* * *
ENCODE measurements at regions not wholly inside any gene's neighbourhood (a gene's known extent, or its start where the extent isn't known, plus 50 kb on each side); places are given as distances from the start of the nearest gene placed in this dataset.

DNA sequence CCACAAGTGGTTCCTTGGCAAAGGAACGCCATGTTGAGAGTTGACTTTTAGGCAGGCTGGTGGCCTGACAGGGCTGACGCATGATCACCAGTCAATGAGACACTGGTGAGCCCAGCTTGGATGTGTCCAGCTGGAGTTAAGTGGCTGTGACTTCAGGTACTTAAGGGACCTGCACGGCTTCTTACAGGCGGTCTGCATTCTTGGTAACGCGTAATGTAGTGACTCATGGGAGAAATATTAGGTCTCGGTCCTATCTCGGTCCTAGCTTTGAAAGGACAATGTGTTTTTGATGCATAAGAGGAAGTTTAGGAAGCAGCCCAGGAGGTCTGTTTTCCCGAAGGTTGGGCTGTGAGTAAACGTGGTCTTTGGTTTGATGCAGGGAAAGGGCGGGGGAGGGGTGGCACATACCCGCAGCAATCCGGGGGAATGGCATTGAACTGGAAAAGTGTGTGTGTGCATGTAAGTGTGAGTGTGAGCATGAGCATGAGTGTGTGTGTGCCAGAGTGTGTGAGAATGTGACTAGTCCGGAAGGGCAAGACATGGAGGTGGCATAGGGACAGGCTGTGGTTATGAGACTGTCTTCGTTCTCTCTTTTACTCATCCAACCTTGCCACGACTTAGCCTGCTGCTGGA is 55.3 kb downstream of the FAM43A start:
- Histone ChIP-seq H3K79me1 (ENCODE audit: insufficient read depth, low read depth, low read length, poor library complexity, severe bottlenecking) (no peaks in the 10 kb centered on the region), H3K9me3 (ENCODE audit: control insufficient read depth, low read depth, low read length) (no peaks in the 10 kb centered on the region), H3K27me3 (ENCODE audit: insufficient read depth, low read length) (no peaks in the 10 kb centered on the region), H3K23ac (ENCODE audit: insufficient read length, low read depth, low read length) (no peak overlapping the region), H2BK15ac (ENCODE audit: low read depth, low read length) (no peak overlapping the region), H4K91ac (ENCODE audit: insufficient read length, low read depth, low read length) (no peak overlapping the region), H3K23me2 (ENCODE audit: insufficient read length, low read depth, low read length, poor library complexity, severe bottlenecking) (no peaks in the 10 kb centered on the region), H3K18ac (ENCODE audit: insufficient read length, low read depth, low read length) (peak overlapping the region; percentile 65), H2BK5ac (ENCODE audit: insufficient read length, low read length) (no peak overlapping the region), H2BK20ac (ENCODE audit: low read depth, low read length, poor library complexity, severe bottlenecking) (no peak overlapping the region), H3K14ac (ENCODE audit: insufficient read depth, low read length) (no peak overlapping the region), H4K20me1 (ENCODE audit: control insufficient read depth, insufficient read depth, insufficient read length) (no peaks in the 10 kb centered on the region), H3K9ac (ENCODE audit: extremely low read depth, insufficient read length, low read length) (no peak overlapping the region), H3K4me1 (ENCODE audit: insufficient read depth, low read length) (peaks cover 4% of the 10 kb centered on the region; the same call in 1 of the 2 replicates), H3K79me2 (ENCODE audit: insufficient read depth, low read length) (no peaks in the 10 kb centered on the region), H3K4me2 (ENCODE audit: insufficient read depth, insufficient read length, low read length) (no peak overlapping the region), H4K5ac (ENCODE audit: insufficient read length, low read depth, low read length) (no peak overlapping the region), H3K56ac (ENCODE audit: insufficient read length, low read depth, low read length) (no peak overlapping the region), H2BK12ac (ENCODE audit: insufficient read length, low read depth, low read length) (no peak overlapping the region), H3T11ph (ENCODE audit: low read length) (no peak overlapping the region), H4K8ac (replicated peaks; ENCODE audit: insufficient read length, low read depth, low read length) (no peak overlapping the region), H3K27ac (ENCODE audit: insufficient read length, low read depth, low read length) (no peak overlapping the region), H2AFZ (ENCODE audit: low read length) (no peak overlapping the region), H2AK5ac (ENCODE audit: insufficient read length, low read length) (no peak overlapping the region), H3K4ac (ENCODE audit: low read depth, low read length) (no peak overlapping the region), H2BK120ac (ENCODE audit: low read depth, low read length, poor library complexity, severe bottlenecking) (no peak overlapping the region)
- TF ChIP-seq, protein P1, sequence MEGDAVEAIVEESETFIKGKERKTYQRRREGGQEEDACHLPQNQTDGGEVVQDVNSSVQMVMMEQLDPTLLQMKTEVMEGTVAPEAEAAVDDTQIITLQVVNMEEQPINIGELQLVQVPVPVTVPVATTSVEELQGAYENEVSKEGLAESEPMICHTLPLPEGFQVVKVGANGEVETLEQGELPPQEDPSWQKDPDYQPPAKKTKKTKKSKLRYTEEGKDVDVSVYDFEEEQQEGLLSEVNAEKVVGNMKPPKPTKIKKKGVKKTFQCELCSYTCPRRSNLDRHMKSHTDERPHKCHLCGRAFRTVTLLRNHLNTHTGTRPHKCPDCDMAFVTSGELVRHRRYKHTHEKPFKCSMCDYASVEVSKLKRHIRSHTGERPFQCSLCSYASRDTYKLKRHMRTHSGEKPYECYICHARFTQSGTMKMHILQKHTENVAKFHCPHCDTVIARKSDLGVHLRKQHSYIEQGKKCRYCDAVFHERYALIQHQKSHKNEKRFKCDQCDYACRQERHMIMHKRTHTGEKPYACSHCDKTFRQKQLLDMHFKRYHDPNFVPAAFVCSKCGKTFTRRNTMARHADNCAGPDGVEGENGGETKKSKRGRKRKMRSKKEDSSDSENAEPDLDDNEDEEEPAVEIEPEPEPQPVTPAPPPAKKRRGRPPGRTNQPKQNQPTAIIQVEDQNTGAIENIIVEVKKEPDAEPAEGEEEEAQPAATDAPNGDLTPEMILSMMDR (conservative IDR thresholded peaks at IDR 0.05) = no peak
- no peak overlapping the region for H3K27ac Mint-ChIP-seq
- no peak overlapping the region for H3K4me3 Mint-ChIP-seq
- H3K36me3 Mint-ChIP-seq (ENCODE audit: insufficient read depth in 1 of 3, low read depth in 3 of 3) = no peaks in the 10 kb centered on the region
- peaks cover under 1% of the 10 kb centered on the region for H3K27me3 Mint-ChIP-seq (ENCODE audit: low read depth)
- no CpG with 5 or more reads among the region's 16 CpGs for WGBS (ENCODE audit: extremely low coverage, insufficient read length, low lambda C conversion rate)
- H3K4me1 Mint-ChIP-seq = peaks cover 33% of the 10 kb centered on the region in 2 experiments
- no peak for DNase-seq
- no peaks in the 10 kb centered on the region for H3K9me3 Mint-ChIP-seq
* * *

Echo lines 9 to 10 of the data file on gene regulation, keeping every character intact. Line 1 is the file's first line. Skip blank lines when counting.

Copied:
- no CpG with 5 or more reads among the region's 16 CpGs for WGBS (ENCODE audit: extremely low coverage, insufficient read length, low lambda C conversion rate)
- H3K4me1 Mint-ChIP-seq = peaks cover 33% of the 10 kb centered on the region in 2 experiments